Figure 6 Evolution in the proportion of expatriates, according to league economic level

The very uneven presence of full internationals

More so than the proportion of expatriates, the discrimination between clubs and leagues now occurs in relation to the presence of players having already been selected for a national A-team during their career. Among the criteria examined so far, the percentage of players with the benefit of international experience is by far that which for the differences between the economic levels of the championships are the greatest. The proportion of full internationals drops from 46% for Big Five clubs to 15% for fourth echelon leagues. This result brings to light a double causal link: the importance of the status of internationals to gain access to the top leagues and the importance of playing in the major championships so as to keep one’s place in the national team.

The differences between championships are even more apparent if we only take active internationals into account. Active internationals are those who have played at least one match with the national team during the year of the census. Indeed, they are six times more numerous in the top level of the economic rankings (29%) than in the bottom one (5%).

Figure 7 Proportion of active internationals according to league economic level

At league level, the percentage of active internationals varies from 42% in England to only 1% in Slovenia. From this point of view, the dynamic observed in Russia is particularly interesting. The presence of this category of footballers has strongly increased over the past few years, from 11% in 2009 to 30% in 2012. This rise reflects the growing economic means of Russian clubs which are becoming more serious competitors for the major European championships for the recruitment of the most sought after players and coaches.

The ability of clubs from the most prestigious leagues to recruit footballers with international experience is a major criterion for success. The top teams of European football all have a large number in their squad. With 24 internationals out of a squad of 26, Manchester City could even field two complete teams made up of internationals. At the other end of the scale, 26 clubs out of 473 taken into account have no internationals. Two-thirds of them are part of championships in the fourth echelon.

Table 2 Teams with the most internationals

  Full internationals Active internationals
1. Manchester City FC (ENG) 24 19
. Milan AC (ITA) 24 14
. Galatasaray SK (TUR)  24 13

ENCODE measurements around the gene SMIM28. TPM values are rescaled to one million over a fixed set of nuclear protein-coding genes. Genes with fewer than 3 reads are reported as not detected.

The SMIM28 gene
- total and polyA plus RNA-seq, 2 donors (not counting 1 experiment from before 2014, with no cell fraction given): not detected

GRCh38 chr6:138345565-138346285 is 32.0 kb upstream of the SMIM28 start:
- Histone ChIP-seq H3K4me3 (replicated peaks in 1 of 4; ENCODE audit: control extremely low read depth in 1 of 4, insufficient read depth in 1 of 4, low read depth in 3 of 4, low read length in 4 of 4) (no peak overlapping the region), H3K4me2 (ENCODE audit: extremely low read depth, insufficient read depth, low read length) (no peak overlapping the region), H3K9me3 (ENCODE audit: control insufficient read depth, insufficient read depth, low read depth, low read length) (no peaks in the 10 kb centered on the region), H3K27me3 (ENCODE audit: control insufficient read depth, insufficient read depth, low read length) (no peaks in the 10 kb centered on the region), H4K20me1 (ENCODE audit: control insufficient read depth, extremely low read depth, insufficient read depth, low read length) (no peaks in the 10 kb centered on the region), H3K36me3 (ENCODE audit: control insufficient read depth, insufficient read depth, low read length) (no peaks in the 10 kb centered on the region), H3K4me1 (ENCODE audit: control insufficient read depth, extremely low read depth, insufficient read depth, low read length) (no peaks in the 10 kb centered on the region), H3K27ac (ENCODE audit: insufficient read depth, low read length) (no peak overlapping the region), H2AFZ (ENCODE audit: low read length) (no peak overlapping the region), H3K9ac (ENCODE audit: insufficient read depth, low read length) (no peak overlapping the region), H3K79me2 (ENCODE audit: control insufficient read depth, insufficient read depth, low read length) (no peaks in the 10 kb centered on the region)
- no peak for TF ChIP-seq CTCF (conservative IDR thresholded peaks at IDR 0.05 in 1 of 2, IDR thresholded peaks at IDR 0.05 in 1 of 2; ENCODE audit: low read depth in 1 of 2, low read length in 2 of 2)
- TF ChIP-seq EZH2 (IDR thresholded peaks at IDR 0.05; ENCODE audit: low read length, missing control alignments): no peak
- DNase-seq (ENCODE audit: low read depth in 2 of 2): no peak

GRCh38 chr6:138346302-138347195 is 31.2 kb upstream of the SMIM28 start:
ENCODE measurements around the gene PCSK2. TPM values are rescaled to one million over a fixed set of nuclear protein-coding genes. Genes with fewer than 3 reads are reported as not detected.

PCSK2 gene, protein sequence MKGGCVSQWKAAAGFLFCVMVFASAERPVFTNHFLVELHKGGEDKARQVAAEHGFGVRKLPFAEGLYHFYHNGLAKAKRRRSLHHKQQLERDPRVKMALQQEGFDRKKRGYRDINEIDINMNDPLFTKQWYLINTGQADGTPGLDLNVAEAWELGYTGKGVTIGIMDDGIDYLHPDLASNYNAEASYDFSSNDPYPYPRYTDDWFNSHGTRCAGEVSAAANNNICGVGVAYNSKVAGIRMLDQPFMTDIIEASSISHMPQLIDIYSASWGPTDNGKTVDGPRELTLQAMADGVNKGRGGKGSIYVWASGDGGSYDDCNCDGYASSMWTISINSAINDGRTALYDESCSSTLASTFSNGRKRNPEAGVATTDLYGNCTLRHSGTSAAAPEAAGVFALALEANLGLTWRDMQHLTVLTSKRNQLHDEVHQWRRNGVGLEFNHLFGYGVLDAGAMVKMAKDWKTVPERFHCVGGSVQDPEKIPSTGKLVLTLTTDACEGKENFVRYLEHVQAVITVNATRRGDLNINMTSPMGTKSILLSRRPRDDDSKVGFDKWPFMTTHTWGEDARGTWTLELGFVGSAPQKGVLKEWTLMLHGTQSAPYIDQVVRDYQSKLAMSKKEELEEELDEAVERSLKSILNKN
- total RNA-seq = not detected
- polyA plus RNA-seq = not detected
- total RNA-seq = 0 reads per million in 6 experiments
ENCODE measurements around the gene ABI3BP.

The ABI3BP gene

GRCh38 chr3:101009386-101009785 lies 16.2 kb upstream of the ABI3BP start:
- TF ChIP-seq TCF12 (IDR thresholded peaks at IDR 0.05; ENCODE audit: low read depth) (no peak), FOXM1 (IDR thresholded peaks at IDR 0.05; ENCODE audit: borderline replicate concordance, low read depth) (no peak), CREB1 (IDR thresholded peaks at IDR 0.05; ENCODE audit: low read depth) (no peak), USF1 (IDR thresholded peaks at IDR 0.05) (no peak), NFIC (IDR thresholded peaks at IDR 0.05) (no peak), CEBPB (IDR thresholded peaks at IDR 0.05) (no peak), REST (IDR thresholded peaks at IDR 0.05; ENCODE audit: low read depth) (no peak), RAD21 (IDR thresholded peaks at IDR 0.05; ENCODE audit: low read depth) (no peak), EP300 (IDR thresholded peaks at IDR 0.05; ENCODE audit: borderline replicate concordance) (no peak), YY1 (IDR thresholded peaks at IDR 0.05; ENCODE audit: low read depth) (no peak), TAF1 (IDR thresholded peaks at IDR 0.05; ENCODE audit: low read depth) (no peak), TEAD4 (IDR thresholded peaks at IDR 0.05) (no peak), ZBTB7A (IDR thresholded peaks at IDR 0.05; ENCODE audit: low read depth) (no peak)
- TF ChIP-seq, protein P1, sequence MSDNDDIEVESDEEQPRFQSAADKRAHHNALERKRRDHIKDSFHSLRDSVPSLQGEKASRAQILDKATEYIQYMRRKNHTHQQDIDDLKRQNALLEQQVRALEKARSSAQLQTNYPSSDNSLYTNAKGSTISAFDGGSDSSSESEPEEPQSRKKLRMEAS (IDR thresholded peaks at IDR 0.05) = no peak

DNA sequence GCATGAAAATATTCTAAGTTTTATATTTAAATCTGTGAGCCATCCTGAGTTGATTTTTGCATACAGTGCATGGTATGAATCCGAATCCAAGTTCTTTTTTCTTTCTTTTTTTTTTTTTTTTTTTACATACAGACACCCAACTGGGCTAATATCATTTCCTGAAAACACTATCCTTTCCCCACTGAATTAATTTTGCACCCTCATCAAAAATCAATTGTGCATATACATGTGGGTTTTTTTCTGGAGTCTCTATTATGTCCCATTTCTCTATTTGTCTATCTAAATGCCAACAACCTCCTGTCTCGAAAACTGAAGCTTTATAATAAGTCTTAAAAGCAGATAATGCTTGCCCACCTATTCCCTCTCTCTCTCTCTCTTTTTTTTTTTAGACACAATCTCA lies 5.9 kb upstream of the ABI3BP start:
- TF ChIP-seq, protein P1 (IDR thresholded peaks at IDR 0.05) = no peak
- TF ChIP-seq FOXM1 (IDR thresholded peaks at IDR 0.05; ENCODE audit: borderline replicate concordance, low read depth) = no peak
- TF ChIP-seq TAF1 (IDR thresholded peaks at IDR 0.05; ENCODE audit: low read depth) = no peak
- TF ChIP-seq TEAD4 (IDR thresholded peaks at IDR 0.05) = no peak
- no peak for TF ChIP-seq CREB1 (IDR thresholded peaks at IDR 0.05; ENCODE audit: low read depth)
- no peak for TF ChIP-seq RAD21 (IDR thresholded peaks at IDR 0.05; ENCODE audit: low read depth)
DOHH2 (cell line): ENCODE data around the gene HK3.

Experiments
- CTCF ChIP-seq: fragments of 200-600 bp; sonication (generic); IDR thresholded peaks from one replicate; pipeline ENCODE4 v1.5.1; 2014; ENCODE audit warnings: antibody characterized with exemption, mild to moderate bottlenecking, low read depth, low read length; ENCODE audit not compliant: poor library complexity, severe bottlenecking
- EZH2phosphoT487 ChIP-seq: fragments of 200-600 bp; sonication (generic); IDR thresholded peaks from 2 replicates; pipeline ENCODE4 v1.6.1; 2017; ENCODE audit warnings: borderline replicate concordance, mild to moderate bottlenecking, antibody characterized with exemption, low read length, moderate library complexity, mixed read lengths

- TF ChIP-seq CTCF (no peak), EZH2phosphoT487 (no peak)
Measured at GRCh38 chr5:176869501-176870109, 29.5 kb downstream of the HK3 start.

4. Manchester United FC (ENG) 23 16
5. Arsenal FC (ENG) 22 17
. FC Zenit St Petersburg (RUS) 22 17
. VfL Wolfsburg (GER) 22 10
8. FC Dnipro Dnipropetrovsk (UKR) 21 13
. Internazionale Milano FC (ITA) 21 10
10. PFC CSKA Moskva (RUS) 20 17
. Chelsea FC (ENG) 20 16
. Juventus FC (ITA) 20 16
. Celtic FC (SCO) 20 15
. Liverpool FC (ENG) 20 14
. Fenerbahçe SK (TUR) 20 13
. Tottenham Hotspur FC (ENG) 20 12
. SS Lazio (ITA) 20 5
18. FC Barcelona (ESP) 19 18
. FC Bayern München (GER)  19 17
. West Bromwich Albion FC (ENG) 19 15
. FC Dynamo Kyiv (UKR) 19 15
. Fulham FC (ENG) 19 13
. Paris St-Germain FC (FRA) 19 13
. FC Shakhtar Donetsk (UKR) 19 12

Conclusion

The Russian example shows to what extent the economic polarisation of European football contributes to the segmentation of the labour market and modifies the balance of competitions. For a majority of clubs, the only viable goal is to train and add value to young players and transfer them to wealthier clubs, if possible, for money. In fact, many teams with limited resources are in a chronic situation of financial and managerial instability that goes against the setting up of long-term training policies and giving young talent their chance. This instability is reinforced by intermediaries with increasing influence whose personal gain is the sale and purchase of players and who rely on the networks associated with coaches and heads of clubs.

The collusion between the actors in charge of transfers in clubs and intermediaries thus favour lucrative short-term strategies, seeking to multiply them to the detriment the training and launching of local players. The situation has reached its climax when it entails the appropriation of transfer rights by third-party investors. By pocketing a major part of the pay-out in case of resale, the latter end up acquiring a dominant position that enables them to render clubs dependent. Often presented as a short-term liquidity solution, the handover of player rights to third parties can, in the long-term, be a decisive step on the road to bankruptcy.